Fall Protection After the Fall.
Employers have the obligation to prevent employees from falling. To protect worker’s from falling, employers must guard holes, and provide protection during elevated work. Fall protection can include guardrails, safety nets, and/or personal fall arrest systems. But what happens if the employee falls?
Prolonged suspension from a fall arrest system can cause orthostatic intolerance, which can result in serious physical injury, even death. Blood is normally pushed back to the heart by muscular contraction. If a person’s legs are immobile, gravity and the lack of movement can cause the blood to pool in the legs.
The accumulation of blood in the legs reduces the amount of blood in circulation causing a lack of oxygen to the brain. This can cause fainting and more serious consequences such as renal failure. Symptoms can include light-headedness, palpitations, tremors, poor concentration, fatigue, nausea, dizziness, headache, sweating, weakness and fainting.
To reduce the risk associated with prolonged suspension in a fall arrest system, employers should develop and implement plans to prevent this potential danger.
Under 29 CFR 1926.502(d)(20), OSHA requires that employers “provide for prompt rescue of employees in the event of a fall or shall assure that employees are able to rescue themselves.” Ideally then, the employee will be capable of self-rescue using an ascension or descent control device. Therefore, companies should identify rescue procedures and address the potential for suspension trauma. Furthermore, rescue procedures should also cover how to handle the rescued worker to avoid any injuries following the rescue.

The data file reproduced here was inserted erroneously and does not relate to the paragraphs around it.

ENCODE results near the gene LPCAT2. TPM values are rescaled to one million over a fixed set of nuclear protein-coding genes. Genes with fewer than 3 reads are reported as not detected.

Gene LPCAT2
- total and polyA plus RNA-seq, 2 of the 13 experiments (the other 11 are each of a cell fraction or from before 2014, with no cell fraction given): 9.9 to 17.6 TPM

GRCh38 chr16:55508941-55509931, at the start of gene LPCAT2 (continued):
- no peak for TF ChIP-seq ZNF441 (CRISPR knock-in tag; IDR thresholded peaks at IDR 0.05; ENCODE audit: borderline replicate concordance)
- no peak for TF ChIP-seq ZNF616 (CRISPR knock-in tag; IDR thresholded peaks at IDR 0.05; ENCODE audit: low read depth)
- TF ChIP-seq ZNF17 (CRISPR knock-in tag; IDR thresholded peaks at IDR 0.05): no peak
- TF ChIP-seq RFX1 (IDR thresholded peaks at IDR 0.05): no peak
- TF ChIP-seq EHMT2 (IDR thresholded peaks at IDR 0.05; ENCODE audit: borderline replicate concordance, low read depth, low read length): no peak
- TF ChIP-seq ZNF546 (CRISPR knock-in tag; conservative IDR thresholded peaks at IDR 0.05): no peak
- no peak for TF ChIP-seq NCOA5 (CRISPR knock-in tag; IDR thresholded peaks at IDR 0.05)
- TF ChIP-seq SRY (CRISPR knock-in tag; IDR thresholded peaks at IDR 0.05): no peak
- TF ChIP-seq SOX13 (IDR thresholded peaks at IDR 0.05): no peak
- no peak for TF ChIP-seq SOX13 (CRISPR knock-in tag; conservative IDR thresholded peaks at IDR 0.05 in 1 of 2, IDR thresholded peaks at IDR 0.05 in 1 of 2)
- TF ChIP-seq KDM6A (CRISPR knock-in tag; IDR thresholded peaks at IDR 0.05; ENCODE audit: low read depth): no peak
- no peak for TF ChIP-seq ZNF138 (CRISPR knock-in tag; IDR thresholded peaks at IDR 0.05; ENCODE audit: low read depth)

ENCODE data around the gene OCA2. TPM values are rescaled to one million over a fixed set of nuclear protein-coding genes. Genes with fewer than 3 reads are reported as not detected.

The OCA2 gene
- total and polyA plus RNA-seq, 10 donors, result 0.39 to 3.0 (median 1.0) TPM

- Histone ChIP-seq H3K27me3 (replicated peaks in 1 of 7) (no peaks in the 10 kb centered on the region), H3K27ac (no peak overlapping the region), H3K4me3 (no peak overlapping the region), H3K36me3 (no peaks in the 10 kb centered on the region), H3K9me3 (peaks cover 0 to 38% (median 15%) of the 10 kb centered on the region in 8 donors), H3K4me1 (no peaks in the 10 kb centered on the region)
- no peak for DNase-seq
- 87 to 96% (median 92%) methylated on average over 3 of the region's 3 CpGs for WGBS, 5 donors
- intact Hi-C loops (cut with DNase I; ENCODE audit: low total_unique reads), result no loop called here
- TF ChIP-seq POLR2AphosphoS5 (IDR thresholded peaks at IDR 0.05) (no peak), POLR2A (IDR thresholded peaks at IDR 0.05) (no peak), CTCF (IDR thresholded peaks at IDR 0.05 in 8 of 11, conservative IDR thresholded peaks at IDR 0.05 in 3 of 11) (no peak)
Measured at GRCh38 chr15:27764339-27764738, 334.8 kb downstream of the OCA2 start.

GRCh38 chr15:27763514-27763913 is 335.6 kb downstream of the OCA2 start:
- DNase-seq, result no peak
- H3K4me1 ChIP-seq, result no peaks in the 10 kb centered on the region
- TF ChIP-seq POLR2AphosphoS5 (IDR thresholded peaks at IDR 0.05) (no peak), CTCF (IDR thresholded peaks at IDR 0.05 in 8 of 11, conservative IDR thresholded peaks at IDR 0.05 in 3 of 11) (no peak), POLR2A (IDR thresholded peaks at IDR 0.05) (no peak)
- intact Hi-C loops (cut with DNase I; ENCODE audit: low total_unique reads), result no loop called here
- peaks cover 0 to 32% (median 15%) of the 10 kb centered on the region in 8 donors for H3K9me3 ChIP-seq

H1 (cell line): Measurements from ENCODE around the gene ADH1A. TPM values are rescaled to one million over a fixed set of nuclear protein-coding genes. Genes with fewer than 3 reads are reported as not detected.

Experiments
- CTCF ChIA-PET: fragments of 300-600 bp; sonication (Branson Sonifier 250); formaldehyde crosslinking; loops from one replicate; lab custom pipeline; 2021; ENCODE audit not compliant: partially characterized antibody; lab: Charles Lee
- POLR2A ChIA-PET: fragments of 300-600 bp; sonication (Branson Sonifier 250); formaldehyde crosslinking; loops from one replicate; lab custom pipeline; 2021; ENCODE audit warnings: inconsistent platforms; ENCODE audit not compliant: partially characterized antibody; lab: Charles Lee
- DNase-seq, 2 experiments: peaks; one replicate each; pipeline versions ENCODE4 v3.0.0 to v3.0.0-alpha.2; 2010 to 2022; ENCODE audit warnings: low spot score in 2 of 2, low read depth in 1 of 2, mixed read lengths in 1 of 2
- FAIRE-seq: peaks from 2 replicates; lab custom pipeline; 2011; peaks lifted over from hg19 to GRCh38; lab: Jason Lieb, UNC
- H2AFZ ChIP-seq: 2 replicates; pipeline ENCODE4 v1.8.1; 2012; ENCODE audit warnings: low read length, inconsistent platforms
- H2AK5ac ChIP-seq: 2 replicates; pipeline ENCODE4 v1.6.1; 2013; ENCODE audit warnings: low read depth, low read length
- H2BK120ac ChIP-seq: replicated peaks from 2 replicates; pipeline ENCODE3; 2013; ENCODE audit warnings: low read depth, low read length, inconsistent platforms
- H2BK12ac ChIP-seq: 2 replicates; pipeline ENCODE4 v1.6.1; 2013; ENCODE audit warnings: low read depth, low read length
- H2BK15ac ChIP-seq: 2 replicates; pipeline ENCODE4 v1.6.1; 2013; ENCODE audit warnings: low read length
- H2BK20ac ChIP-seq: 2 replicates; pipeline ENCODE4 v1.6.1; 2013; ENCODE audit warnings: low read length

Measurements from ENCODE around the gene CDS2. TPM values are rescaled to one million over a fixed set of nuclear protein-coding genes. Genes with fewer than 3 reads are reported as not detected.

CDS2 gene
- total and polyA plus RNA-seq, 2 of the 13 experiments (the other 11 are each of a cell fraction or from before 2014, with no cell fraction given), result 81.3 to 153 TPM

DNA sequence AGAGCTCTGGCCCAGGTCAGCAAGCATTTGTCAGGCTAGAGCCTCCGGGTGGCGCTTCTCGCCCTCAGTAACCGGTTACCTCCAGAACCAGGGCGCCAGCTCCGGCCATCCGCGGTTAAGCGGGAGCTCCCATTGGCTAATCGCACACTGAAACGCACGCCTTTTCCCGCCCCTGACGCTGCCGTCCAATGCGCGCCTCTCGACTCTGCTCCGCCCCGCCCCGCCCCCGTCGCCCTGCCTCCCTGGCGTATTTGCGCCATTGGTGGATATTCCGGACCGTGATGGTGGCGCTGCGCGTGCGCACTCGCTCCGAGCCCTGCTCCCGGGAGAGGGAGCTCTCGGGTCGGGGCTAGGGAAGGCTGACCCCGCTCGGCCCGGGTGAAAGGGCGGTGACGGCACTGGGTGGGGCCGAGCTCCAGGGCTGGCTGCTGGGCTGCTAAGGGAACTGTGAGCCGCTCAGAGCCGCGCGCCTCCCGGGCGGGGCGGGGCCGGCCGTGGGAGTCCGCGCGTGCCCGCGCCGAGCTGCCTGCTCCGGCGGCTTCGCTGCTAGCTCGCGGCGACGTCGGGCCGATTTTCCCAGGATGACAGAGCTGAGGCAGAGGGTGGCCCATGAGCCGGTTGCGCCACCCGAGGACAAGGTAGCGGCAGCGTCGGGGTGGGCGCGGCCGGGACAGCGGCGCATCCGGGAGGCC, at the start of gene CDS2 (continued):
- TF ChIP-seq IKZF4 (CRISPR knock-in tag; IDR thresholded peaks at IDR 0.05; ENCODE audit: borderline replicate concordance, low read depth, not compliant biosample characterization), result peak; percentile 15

Once rescued, the worker should receive standard trauma resuscitation. It is also important that the rescue worker be monitored continuously for signs of developing orthostatic shock. The employee should receive first aid and be hospitalized as needed. Similarly, there is a concern for delayed effects of other conditions including kidney failure.
OSHA requires employers to train workers. They must be trained to use fall arrest systems and other personal protective equipment (PPE) correctly in accordance with the standards. Training must include recognizing fall hazards, the nature of fall hazards, the correct procedures for using fall protection systems, and proper handling of the equipment.
Worker’s must know how to properly wear the PPE and how to care for it. For Personal Fall Arrest Systems (PFAS), workers must be trained before using the equipment. Additionally, they must be trained to understand the limits of the equipment and how to properly hook-up, anchor and tie-off. Worker’s should be trained so they can demonstrate the proper use, inspection and storage of their equipment.